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Acropolis in Athens: Tourism is an important driver of the Greek economy

Photo: Orestis Panagiotou / epa / dpa

In the coming year, Greece wants to raise more money than ever before through the sale of state property. More than five billion euros are to be raised, the head of the privatization agency HRADF, Dimitris Politis, told the Reuters news agency.

Since 2011, the eurozone has received around ten billion euros from the sale of state assets. Privatisation proceeds are a key element of the restructuring plan.

A total of three consecutive bailouts between 2010 and 2018 had saved Greece from bankruptcy and exit from the common euro currency. However, successive Greek governments were forced to implement painful budget cuts and tax increases, which led to an increase in unemployment and poverty.

German airport investor could benefit

Despite withdrawing from the bailout programme in 2018, Greece continued to be subject to increased surveillance for a long time. The country still had the highest public debt in the eurozone at the beginning of 2023.

The current plans envisage that the award of concessions for the Egnatia motorway will bring in a lot of money. This is a 658-kilometre-long toll road in the north of the country. 1.5 billion euros are to flow from this alone. Money is also expected to flow through a long-term concession for the Attica highway, a 70-kilometer bypass around Athens.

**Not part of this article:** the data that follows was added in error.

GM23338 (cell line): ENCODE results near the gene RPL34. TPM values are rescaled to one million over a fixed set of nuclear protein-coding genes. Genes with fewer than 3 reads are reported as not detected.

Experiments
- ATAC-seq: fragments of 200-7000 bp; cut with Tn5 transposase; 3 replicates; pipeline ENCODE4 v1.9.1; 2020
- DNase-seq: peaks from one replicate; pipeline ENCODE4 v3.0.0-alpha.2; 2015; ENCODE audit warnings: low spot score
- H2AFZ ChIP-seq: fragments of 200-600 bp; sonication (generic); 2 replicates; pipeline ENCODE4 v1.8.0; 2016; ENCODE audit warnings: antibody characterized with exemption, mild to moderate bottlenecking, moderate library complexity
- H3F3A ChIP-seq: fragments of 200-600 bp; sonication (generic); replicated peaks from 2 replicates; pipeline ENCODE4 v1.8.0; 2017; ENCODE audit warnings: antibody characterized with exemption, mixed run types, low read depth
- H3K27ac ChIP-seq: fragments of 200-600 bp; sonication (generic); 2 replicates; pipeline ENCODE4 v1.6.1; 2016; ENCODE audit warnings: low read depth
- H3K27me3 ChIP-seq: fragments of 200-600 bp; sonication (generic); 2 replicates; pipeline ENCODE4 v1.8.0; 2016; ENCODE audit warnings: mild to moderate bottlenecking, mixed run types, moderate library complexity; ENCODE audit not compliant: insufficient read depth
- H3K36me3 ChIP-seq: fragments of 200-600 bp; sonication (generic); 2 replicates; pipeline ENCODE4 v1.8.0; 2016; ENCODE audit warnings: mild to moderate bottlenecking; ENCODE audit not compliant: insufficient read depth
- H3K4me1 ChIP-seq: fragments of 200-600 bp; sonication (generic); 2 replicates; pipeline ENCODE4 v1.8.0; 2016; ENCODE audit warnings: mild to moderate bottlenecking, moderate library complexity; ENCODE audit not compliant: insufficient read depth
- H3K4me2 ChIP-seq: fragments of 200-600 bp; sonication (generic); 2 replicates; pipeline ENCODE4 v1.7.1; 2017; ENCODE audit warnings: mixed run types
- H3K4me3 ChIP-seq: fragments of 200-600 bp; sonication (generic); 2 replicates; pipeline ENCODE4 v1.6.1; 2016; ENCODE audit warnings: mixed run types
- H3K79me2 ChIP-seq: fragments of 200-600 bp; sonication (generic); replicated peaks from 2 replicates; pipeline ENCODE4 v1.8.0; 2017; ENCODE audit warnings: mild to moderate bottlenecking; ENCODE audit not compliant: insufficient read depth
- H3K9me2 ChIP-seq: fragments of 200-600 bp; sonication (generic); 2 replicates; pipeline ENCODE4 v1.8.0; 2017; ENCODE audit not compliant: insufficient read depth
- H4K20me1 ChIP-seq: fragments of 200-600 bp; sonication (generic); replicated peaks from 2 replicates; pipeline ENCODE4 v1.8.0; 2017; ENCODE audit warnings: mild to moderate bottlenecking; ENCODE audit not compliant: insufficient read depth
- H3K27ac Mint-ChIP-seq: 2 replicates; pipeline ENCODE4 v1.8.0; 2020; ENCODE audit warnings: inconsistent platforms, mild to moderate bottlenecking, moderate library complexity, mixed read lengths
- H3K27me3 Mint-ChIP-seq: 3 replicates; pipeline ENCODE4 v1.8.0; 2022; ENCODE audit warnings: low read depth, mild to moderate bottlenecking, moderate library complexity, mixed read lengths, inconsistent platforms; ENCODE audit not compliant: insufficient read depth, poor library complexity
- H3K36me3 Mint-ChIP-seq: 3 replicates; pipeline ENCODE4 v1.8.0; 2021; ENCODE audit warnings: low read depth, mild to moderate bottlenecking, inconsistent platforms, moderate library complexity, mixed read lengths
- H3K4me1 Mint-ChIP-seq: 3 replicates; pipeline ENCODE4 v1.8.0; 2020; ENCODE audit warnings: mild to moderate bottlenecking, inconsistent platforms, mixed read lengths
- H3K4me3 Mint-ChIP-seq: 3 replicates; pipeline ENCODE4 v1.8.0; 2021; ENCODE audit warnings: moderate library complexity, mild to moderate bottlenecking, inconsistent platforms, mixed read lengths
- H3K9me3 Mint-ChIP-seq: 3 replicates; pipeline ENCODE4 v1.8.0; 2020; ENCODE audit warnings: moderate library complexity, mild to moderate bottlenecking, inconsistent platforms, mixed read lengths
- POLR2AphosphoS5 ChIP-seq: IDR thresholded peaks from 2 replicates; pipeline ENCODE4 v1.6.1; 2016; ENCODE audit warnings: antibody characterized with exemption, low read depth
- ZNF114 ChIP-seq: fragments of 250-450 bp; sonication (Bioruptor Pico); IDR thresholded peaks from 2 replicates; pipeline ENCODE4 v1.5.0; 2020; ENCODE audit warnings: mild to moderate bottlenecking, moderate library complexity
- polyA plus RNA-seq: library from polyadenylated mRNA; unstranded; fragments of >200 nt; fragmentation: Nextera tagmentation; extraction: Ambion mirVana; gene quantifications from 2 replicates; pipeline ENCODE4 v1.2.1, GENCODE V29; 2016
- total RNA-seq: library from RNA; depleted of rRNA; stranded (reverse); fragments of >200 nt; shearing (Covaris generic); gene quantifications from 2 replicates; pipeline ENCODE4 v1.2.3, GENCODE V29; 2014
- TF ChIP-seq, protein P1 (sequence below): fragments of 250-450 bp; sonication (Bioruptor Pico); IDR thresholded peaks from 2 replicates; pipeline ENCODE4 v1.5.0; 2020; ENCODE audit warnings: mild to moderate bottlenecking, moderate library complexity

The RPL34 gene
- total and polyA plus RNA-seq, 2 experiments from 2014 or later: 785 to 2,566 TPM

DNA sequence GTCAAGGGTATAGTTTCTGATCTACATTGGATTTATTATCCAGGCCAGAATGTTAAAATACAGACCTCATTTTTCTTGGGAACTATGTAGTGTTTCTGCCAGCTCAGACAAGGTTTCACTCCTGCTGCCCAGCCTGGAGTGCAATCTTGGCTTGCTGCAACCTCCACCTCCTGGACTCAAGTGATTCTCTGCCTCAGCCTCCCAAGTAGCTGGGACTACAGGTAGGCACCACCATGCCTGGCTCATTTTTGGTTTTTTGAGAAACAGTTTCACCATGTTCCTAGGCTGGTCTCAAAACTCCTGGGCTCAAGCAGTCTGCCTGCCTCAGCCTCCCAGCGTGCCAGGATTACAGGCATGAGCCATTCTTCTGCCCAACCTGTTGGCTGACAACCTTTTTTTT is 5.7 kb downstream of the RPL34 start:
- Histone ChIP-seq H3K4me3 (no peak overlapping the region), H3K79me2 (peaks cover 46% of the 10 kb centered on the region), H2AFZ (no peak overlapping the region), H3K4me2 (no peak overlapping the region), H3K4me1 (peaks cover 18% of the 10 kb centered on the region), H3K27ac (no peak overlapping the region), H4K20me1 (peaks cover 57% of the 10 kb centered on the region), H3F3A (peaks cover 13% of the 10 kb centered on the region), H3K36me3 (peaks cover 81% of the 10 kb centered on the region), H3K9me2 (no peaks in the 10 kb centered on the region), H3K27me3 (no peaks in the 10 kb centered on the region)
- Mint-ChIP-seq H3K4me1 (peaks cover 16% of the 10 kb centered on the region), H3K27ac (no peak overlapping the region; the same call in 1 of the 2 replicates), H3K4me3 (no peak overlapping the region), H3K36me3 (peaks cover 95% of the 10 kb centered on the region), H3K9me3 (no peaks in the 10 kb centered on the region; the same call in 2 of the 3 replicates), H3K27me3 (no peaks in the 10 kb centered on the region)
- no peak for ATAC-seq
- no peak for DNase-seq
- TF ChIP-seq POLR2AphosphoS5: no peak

The sale of a 30 percent stake in Athens Airport is also planned as part of an IPO. This should take place as early as the first quarter of 2024 and could bring in more than 750 million euros, Politis said. The German-based airport investor and operator AviAlliance could acquire a further ten percent at a premium to the initial issue price. So far, he holds 40 percent.

According to Politis, the sale of a 2023 percent stake in the port of Lavrion, southeast of Athens, will also be initiated by the end of 67. Offers for marinas on the island of Corfu and the Gulf of Corinth are also to be obtained. Cruise lines have already expressed interest in Lavrion. Accounting for about a quarter of economic output, tourism is an important driver of the Greek economy.